Out of respect for their wishes (which extends to respecting that desire enough to not mention who I’m talking about in this piece), the Jewish community instead organized a Buy Israeli Goods (BIG)/Buycott-style counter-offensive which continues well after the boycotters folded their bloody banners and went home.  And given that the only people who can decide what to shelve or de-shelve are those running the store, it’s likely that people who respect their wishes vs. harassing their customers will leave a better impression of whom to trust.

Now if you define victory as accomplishing your goals, these quiet tactics were selected as the ones most likely to achieve the goal of handing the BDSers another defeat.  But, as this SodaStream boycott -related piece points out, these definition of victory and defeat only apply to people living in the actual world, not the fantasy world in which the boycotters dwell.

For such fantasists, the very fact that they all got together in front of someone else’s store to stage a noisy protest for a couple of hours represents all they were ever after.  Like the SJPers who force all-nighters onto student councils so they can spew their propaganda for hours on end, participation in such hate rallies is the goal and the only thing the BDS cru truly care about – damn the lies they have to tell to get what they want, damn the people that might get hurt as they subvert this or that civic group, and damn the people they claim to be fighting for including (or should I say “especially”) the Palestinians they are ready to see continue to suffer and die just so they can feel good about themselves.

Holiday Celebrations

11 Apr

Well the holidays are upon us, so time to take a look at some inspiring events from the various war zones the BDSers chose to open up over the last few weeks.

Starting off with an event that put all the boycotter’s loathsome tactics and abhorrent behavior on display, a divestment resolution suddenly appeared on the agenda of the Student Assembly at Cornell last Tuesday, which meant a vote on the matter would take place over the coming week.  Actually, the original agenda made no mention of the measure – consisting of standard SJP boilerplate – but a re-send later in the day added it to the bottom of a long list of items.

Coincidentally (NOT!), discussion and voting on this measure would have taken place over a period when (quelle coincidence!) many Jews would be heading home (or would already at home) for Passover.

Thankfully, students at Cornell were able to organize a response rapidly enough to get the whole sordid thing tabled indefinitely yesterday afternoon (effectively killing the measure).

I’ll let this video from the vote (which ended with the usual BDSer tantrum) tell the tale:

Yes, once again, screaming at everyone who doesn’t do what you say is standard operating procedure for the current generation of Israel haters.

Actually, it’s also the tactic of choice for the last generation, as displayed by this articulate British fellow peeved over the fact that his group’s ongoing picketing of an Ecostream store in the UK (which sells evil Sodastream dispensers) has been met by effective, good-humored and hugely successful counter-protests by Sussex Friends of Israel:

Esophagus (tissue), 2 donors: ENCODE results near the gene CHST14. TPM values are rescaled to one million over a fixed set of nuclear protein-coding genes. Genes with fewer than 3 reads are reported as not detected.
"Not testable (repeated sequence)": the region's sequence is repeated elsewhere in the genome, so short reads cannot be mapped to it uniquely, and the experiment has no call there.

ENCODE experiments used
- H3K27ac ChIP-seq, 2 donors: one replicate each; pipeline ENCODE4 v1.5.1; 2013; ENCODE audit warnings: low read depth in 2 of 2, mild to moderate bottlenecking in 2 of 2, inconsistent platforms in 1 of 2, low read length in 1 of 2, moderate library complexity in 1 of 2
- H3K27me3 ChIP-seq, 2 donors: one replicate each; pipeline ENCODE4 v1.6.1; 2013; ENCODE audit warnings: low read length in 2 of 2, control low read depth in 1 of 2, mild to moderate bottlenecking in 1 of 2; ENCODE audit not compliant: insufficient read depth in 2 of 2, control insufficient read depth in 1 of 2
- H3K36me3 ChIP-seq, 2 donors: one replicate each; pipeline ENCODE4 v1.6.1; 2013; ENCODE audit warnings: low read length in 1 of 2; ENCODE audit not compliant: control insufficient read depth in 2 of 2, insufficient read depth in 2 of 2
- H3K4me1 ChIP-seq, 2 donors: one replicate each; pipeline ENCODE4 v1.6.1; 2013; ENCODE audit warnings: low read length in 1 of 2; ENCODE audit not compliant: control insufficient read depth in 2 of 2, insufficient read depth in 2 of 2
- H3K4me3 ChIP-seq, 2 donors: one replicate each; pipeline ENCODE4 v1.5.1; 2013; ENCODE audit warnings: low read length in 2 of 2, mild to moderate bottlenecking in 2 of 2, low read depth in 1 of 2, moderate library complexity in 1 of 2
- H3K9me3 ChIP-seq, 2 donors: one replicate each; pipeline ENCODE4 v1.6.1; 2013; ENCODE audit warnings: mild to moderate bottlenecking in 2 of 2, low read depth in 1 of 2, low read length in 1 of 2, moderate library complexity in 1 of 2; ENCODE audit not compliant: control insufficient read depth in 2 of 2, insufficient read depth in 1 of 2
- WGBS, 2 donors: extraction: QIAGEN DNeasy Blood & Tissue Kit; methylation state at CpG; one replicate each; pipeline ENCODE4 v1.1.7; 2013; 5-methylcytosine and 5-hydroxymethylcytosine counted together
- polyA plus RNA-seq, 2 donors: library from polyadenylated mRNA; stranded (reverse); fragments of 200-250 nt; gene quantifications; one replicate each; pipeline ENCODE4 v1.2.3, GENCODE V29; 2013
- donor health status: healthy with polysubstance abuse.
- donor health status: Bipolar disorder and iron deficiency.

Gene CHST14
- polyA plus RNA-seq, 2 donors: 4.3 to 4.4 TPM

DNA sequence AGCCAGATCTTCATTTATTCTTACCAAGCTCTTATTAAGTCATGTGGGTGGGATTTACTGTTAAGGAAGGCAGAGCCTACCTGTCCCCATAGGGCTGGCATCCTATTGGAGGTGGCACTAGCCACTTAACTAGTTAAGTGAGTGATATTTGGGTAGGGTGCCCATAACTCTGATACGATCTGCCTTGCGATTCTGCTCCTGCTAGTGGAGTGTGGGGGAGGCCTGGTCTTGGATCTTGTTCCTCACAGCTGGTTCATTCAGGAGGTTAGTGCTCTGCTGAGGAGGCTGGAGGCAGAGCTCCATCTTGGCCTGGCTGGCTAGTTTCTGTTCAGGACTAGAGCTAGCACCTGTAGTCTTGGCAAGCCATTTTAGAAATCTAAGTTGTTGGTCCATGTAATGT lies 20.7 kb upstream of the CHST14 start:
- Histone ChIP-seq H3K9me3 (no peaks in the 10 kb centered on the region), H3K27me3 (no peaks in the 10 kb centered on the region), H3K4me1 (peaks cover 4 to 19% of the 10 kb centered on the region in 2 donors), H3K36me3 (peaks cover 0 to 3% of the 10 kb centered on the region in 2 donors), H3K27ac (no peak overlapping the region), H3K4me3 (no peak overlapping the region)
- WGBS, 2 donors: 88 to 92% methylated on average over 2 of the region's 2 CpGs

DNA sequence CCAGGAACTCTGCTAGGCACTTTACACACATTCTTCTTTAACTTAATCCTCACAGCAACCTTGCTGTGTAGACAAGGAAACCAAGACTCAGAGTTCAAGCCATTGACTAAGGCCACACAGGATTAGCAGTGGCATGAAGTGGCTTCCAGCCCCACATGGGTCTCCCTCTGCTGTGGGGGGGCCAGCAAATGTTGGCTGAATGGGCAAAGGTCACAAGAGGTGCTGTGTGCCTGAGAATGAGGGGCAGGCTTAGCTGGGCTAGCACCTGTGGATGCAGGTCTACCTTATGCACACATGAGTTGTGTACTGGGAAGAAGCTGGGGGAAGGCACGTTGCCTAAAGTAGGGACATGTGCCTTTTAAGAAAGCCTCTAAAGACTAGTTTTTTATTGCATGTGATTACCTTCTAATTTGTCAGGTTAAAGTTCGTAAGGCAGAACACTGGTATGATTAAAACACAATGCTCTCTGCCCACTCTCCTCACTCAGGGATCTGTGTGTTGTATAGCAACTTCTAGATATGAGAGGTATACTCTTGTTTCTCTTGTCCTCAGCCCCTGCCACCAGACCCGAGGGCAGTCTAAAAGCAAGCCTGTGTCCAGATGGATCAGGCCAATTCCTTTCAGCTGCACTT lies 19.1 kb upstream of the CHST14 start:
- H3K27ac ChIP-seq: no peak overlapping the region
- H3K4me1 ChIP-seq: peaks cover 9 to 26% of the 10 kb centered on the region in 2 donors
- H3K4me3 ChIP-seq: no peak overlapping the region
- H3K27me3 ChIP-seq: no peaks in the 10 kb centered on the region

And moving back one generation further, 85-year-old Saul Zabar dealt with the you-know-what-holes asking him why he wasn’t taking their phone calls by telling them point-blank “I didn’t think you were worth it.”  (Truer words were never spoken.)

But for better or worse, it is still worth it for some of us to continue working towards the continued defeat of BDS, the weakest link in the entire chain of anti-Israel propaganda that goes under the label of “de-legitimization.”

And in that spirit (as well as the spirit of adding bitter herbs to an otherwise sweet upcoming holiday), it’s also worth noting some not-so-good news coming from a place I haven’t revisited yet this year: Olympia Washington where local activists who lost a lawsuit against the local food coop for their anti-Israel boycott recently had their appeal of that original court decision rejected.

Now if I were a BDSer, I would simply ignore that story (as they have ignored the fact that every other food coop in the country have used Olympia as an example of what NOT to do) or come up with some cockamamie way to translate that defeat into a disguised victory.  But one of the reasons the boycotters lose so often is the fact that they spend far too much time in their own virtual reality vs. the real one.

Personally, I prefer learning from experiences (good or ill).  And, in the case of Olympia (vs. stories coming out of Dartmouth, Sussex and Zabars) the lesson seems to reinforce what I’ve said in the past regarding the preferability of political vs. legal responses to BDS.  For, more often than not, whenever we engage with Israel’s opponents at the political level we tend to win.  But whenever a BDS-related case has gone to court, the people bringing the suit (usually the BDSers, BTW) have always lost.

This may sound like odd commentary, given that I provided expert testimony in the Olympia case.  But that contribution was motivated by the fact that I never say no to anyone asking for help in their BDS fights.  And for those who aren’t asking for such help right this moment, I’m going to give you some advice anyway:  put your energy into coming up with imaginative tactics based on a sound strategy articulated in skillful language and you too will probably have the pleasure of seeing the boycotters bellowing and blubbering in impotent rage, rather than celebrating and gloating at your expense.